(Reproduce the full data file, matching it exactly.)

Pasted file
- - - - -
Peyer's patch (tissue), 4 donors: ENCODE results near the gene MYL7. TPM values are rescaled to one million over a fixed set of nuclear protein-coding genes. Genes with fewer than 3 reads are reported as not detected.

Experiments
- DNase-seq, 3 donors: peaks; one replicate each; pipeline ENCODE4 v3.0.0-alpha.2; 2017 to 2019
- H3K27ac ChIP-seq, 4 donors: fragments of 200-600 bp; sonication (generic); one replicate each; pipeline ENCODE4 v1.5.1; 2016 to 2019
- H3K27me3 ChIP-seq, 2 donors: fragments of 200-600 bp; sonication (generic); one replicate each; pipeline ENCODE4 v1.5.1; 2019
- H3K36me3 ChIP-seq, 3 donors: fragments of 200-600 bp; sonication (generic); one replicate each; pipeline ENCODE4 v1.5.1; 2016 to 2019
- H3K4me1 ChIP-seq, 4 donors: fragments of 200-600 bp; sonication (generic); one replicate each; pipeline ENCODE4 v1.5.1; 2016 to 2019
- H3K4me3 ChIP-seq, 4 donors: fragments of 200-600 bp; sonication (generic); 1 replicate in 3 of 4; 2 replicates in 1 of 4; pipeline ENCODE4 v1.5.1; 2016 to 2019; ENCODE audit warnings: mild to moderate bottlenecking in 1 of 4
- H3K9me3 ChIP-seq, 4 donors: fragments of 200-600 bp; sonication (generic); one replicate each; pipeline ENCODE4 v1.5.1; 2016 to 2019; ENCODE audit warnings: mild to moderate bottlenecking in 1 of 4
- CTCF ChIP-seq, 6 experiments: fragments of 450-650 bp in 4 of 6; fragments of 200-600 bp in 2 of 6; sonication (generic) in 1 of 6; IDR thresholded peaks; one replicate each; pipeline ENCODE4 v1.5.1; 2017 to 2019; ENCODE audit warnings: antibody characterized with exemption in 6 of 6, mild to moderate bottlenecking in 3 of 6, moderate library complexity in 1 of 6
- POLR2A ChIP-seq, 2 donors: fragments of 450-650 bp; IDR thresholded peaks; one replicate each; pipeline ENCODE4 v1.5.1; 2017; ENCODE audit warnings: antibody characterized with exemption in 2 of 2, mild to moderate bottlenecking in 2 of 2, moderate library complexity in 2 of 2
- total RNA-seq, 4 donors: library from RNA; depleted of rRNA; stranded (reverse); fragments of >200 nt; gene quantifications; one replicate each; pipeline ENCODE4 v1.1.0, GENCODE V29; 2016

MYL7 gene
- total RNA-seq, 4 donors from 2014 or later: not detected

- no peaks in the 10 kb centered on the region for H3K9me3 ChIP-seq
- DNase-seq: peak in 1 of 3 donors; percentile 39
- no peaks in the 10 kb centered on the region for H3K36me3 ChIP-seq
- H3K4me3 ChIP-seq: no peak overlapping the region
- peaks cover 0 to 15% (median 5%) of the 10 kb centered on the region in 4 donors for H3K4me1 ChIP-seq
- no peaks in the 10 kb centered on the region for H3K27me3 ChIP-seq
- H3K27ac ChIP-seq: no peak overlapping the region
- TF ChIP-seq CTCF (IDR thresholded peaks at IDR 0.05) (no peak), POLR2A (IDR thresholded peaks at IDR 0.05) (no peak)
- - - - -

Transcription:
Peyer's patch (tissue), 4 donors: ENCODE results near the gene MYL7. TPM values are rescaled to one million over a fixed set of nuclear protein-coding genes. Genes with fewer than 3 reads are reported as not detected.

Experiments
- DNase-seq, 3 donors: peaks; one replicate each; pipeline ENCODE4 v3.0.0-alpha.2; 2017 to 2019
- H3K27ac ChIP-seq, 4 donors: fragments of 200-600 bp; sonication (generic); one replicate each; pipeline ENCODE4 v1.5.1; 2016 to 2019
- H3K27me3 ChIP-seq, 2 donors: fragments of 200-600 bp; sonication (generic); one replicate each; pipeline ENCODE4 v1.5.1; 2019
- H3K36me3 ChIP-seq, 3 donors: fragments of 200-600 bp; sonication (generic); one replicate each; pipeline ENCODE4 v1.5.1; 2016 to 2019
- H3K4me1 ChIP-seq, 4 donors: fragments of 200-600 bp; sonication (generic); one replicate each; pipeline ENCODE4 v1.5.1; 2016 to 2019
- H3K4me3 ChIP-seq, 4 donors: fragments of 200-600 bp; sonication (generic); 1 replicate in 3 of 4; 2 replicates in 1 of 4; pipeline ENCODE4 v1.5.1; 2016 to 2019; ENCODE audit warnings: mild to moderate bottlenecking in 1 of 4
- H3K9me3 ChIP-seq, 4 donors: fragments of 200-600 bp; sonication (generic); one replicate each; pipeline ENCODE4 v1.5.1; 2016 to 2019; ENCODE audit warnings: mild to moderate bottlenecking in 1 of 4
- CTCF ChIP-seq, 6 experiments: fragments of 450-650 bp in 4 of 6; fragments of 200-600 bp in 2 of 6; sonication (generic) in 1 of 6; IDR thresholded peaks; one replicate each; pipeline ENCODE4 v1.5.1; 2017 to 2019; ENCODE audit warnings: antibody characterized with exemption in 6 of 6, mild to moderate bottlenecking in 3 of 6, moderate library complexity in 1 of 6
- POLR2A ChIP-seq, 2 donors: fragments of 450-650 bp; IDR thresholded peaks; one replicate each; pipeline ENCODE4 v1.5.1; 2017; ENCODE audit warnings: antibody characterized with exemption in 2 of 2, mild to moderate bottlenecking in 2 of 2, moderate library complexity in 2 of 2
- total RNA-seq, 4 donors: library from RNA; depleted of rRNA; stranded (reverse); fragments of >200 nt; gene quantifications; one replicate each; pipeline ENCODE4 v1.1.0, GENCODE V29; 2016

MYL7 gene
- total RNA-seq, 4 donors from 2014 or later: not detected

- no peaks in the 10 kb centered on the region for H3K9me3 ChIP-seq
- DNase-seq: peak in 1 of 3 donors; percentile 39
- no peaks in the 10 kb centered on the region for H3K36me3 ChIP-seq
- H3K4me3 ChIP-seq: no peak overlapping the region
- peaks cover 0 to 15% (median 5%) of the 10 kb centered on the region in 4 donors for H3K4me1 ChIP-seq
- no peaks in the 10 kb centered on the region for H3K27me3 ChIP-seq
- H3K27ac ChIP-seq: no peak overlapping the region
- TF ChIP-seq CTCF (IDR thresholded peaks at IDR 0.05) (no peak), POLR2A (IDR thresholded peaks at IDR 0.05) (no peak)